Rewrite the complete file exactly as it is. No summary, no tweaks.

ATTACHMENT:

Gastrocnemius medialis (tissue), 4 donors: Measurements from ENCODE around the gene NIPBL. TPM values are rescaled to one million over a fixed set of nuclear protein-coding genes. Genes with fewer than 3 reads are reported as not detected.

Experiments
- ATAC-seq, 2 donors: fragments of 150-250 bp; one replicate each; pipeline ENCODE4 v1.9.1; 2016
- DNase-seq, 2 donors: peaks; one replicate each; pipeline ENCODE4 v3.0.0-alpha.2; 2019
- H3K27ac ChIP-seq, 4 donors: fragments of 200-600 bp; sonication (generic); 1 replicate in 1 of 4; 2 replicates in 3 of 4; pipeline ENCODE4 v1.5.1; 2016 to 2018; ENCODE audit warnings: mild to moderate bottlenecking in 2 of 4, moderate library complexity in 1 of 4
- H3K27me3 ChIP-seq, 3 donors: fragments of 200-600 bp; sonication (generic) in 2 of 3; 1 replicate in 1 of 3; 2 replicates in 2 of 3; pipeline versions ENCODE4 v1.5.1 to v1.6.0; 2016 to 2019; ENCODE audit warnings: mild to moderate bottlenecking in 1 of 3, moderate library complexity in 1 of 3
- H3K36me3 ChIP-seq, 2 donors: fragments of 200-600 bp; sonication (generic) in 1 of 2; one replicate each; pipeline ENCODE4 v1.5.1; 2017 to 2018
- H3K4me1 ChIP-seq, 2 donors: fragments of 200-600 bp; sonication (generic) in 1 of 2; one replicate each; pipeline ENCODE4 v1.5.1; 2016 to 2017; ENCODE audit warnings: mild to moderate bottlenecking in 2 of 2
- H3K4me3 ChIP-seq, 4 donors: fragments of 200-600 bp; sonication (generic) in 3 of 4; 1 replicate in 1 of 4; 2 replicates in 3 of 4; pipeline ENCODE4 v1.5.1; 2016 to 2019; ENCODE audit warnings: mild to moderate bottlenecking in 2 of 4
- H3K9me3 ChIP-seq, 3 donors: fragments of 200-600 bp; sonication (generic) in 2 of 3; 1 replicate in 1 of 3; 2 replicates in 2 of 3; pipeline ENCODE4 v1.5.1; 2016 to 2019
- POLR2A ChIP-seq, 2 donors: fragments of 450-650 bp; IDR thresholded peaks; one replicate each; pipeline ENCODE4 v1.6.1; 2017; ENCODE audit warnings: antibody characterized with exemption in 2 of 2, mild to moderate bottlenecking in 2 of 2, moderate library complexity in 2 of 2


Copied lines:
Gastrocnemius medialis (tissue), 4 donors: Measurements from ENCODE around the gene NIPBL. TPM values are rescaled to one million over a fixed set of nuclear protein-coding genes. Genes with fewer than 3 reads are reported as not detected.

Experiments
- ATAC-seq, 2 donors: fragments of 150-250 bp; one replicate each; pipeline ENCODE4 v1.9.1; 2016
- DNase-seq, 2 donors: peaks; one replicate each; pipeline ENCODE4 v3.0.0-alpha.2; 2019
- H3K27ac ChIP-seq, 4 donors: fragments of 200-600 bp; sonication (generic); 1 replicate in 1 of 4; 2 replicates in 3 of 4; pipeline ENCODE4 v1.5.1; 2016 to 2018; ENCODE audit warnings: mild to moderate bottlenecking in 2 of 4, moderate library complexity in 1 of 4
- H3K27me3 ChIP-seq, 3 donors: fragments of 200-600 bp; sonication (generic) in 2 of 3; 1 replicate in 1 of 3; 2 replicates in 2 of 3; pipeline versions ENCODE4 v1.5.1 to v1.6.0; 2016 to 2019; ENCODE audit warnings: mild to moderate bottlenecking in 1 of 3, moderate library complexity in 1 of 3
- H3K36me3 ChIP-seq, 2 donors: fragments of 200-600 bp; sonication (generic) in 1 of 2; one replicate each; pipeline ENCODE4 v1.5.1; 2017 to 2018
- H3K4me1 ChIP-seq, 2 donors: fragments of 200-600 bp; sonication (generic) in 1 of 2; one replicate each; pipeline ENCODE4 v1.5.1; 2016 to 2017; ENCODE audit warnings: mild to moderate bottlenecking in 2 of 2
- H3K4me3 ChIP-seq, 4 donors: fragments of 200-600 bp; sonication (generic) in 3 of 4; 1 replicate in 1 of 4; 2 replicates in 3 of 4; pipeline ENCODE4 v1.5.1; 2016 to 2019; ENCODE audit warnings: mild to moderate bottlenecking in 2 of 4
- H3K9me3 ChIP-seq, 3 donors: fragments of 200-600 bp; sonication (generic) in 2 of 3; 1 replicate in 1 of 3; 2 replicates in 2 of 3; pipeline ENCODE4 v1.5.1; 2016 to 2019
- POLR2A ChIP-seq, 2 donors: fragments of 450-650 bp; IDR thresholded peaks; one replicate each; pipeline ENCODE4 v1.6.1; 2017; ENCODE audit warnings: antibody characterized with exemption in 2 of 2, mild to moderate bottlenecking in 2 of 2, moderate library complexity in 2 of 2